Even with the release of their first album, Hive Riot sought to do something for the community as well as promote their music. Funding the project through, where they were able to meet their goal, they also gave a portion of the proceeds to the True Colors Fund, a foundation started by Cyndi Lauper to help homeless LGBTQ youth get help, “It’s definitely about liberation—the message of our album is letting go and embrace your fears” says Dustin, who does not want to pigeonhole the message into something that is strictly for members of the LGBTQ community, but for anyone who can relate.

Hive Riot’s album can be purchased through Itunes or on their website at Hive Riot’s album release show is on Feb. 20 at Velour. For information about the show, visit here. - SLUG Magazine

"Episode 10: Hive Riot"

(Podcast) - Finn Bjarnson (Kaskade Producer)

"Hive Riot - Undercover"

What's so good?
One of the catchiest sounds from the last year has certainly come in the form of male-female vocal combos. One band in particular comes to mind: Oh Wonder.

Hive Riot's sound is one all their own, though I can't help but making the comparison to them and one of my all-time favorites, Stars. Which is a damned good place to be, if you ask me.

Dig it? Check out more from the NYC duo here. - Indie Shuffle

"The Riot Act"

When Mindy Gledhill moved to Provo as a teenager, she met the Gledhill boys who lived a couple blocks away.

“In high school, Mindy was mean to me,” Dustin Gledhill remembers. “She called me microphone head.”

Mindy’s memory sings the same tune.

“Dustin had this perfect sphere head — he looked like a Donny Osmond ‘Ken doll,’” laughs the singer-songwriter. “But I was impressed with his piano skills. He came to my house and played for us — he was a child prodigy.”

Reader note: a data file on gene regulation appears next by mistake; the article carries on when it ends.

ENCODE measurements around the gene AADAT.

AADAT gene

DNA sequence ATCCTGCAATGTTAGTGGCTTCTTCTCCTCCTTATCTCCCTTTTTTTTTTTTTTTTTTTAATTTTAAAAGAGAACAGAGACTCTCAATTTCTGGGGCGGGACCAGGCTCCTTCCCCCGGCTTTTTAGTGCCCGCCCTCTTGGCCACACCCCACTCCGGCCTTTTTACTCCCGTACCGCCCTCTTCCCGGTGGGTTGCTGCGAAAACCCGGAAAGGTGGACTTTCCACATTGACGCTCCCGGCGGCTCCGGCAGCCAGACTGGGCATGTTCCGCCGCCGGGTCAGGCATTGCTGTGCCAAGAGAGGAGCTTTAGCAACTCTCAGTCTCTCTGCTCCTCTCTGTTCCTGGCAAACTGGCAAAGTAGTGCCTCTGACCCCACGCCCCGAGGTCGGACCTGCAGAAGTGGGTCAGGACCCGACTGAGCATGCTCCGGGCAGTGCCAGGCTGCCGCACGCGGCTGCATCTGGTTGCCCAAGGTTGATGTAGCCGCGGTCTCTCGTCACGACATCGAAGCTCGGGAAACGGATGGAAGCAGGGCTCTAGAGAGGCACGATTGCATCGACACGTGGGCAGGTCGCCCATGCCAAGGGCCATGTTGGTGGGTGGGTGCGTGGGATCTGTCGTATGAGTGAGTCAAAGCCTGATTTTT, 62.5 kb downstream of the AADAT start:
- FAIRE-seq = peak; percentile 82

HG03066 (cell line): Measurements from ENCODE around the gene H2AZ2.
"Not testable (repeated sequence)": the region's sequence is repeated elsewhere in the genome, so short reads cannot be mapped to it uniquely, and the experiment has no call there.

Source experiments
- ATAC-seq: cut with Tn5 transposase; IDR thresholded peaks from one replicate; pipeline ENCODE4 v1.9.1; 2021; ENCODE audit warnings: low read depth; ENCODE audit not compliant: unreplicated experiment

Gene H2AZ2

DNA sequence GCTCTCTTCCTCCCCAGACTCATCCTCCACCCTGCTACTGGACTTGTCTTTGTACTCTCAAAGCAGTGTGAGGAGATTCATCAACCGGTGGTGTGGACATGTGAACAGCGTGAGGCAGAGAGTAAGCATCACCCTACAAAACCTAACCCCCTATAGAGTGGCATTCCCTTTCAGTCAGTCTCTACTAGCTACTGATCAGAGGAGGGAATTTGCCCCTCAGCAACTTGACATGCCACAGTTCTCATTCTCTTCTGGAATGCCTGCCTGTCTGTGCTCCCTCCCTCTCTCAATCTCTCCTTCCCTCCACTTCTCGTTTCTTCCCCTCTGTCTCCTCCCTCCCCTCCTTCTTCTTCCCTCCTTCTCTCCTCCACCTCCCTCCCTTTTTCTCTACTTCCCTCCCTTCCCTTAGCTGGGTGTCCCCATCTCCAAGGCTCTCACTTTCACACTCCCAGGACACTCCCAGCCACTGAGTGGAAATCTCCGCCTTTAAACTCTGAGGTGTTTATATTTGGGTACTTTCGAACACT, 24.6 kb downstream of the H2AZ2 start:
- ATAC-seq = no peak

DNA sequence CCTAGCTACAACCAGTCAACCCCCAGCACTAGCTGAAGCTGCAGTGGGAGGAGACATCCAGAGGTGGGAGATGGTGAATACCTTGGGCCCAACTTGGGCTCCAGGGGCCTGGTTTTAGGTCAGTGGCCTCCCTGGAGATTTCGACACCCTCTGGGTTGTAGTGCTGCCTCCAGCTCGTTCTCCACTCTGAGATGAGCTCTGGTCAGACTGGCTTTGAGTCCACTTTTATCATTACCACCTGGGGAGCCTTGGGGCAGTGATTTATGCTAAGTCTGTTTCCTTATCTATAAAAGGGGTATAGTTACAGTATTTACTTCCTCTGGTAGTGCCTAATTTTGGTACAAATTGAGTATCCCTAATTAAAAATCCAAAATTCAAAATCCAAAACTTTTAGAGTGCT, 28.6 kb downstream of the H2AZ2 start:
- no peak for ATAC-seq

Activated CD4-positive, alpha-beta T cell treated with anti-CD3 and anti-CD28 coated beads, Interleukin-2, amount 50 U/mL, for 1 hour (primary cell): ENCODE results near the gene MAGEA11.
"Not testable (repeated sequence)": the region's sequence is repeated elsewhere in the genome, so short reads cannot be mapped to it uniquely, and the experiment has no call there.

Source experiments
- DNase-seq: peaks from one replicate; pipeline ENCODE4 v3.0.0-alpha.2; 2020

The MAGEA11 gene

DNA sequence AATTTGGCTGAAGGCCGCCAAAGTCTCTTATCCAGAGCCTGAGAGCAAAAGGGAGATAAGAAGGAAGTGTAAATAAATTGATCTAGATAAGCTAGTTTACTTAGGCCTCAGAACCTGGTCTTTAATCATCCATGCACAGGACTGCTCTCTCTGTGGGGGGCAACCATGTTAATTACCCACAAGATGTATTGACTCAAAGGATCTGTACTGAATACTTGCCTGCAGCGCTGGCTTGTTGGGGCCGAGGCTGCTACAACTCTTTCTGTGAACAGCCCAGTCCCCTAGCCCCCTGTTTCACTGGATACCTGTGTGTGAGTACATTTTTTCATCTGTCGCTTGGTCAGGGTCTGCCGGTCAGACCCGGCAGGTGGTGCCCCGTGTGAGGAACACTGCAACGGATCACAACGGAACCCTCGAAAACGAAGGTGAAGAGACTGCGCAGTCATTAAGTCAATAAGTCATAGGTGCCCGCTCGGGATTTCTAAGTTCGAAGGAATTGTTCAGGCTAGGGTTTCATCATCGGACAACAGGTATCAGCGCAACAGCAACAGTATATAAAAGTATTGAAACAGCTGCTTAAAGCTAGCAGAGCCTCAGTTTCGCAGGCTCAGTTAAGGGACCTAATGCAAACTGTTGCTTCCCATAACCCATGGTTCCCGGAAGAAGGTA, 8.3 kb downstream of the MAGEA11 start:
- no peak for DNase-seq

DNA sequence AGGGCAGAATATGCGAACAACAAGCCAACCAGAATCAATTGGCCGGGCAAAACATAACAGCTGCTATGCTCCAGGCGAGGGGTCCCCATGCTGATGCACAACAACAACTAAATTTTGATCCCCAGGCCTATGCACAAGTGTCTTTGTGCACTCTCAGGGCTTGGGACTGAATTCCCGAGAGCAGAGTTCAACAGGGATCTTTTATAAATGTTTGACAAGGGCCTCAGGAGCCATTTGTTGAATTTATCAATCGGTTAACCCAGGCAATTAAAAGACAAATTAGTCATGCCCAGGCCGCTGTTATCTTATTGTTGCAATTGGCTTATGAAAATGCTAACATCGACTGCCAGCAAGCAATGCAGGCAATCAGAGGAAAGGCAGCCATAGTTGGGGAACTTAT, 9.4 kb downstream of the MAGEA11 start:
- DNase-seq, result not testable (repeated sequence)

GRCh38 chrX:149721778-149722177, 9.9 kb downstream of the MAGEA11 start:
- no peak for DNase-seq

Fast forward a few years and Mindy married Dustin’s older brother Ryan. Fast forward a few more years, and Mindy and Dustin have synced up for a new synth band “Hive Riot,” with hits such as “Wonderwild” and “Kiss My Lips You Fool.” The ’80s electronic sound is a departure from both Mindy and Dustin’s regular lives — Dustin teaches classical piano students in New York and Mindy is a Provo-based indie singer-songwriter darling.

“I wanted to do a different musical project than what I’ve become known for,” Mindy says. “I didn’t want it to be a permanent departure, nor did I want it to just be a side project.”

Dustin Gledhill has been flying to Provo from New York nearly every weekend since September to work on the debut Hive Riot album with his sister-in-law Mindy Gledhill. Dustin and Mindy are also letting their voices be heard by donating a portion of their PledgeMusic funds to True Colors, which helps homeless LGBT youth find resources. The band’s first live shows will be in February in both Provo and New York.
Dustin Gledhill has been flying to Provo from New York nearly every weekend since September to work on the debut Hive Riot album with his sister-in-law Mindy Gledhill.
Dustin and Mindy are also letting their voices be heard by donating a portion of their PledgeMusic funds to True Colors, which helps homeless LGBT youth find resources.
The band’s first live shows will be in February in both Provo and New York.
She reached out to Dustin, who didn’t think Mindy was serious at first. Then she played a sample track of the synth-pop style for him.

“I thought it was super cool, and I was totally on board,” Dustin says. “It was delicious.”

Mindy saw Dustin as “super marketable.”

“Dustin has a refined side because of his classical training, but he has a fun crazy side that everybody loves,” Mindy says.

In fact, for Hive Riot’s PledgeMusic campaign, one of the rewards was a personal song and video from Dustin. Together, Mindy and Dustin have a wardrobe of watch-worthy sequins and boas. In fact, one of the finalists for their band name was “Sister Sequin.”

Hive Riot’s self-titled debut album, which officially releases early in 2016, is a musical exploration of the idea of “letting go.”

“This is a ‘dancey’ album, but there are serious songs about not hiding who you are and being confident as you let go of expectations others have for you,” Mindy says.

This Provo mother of three dropped her own expectation that she needs to play multiple instruments on stage.

“From this project I’ve learned my voice is my instrument,” she says.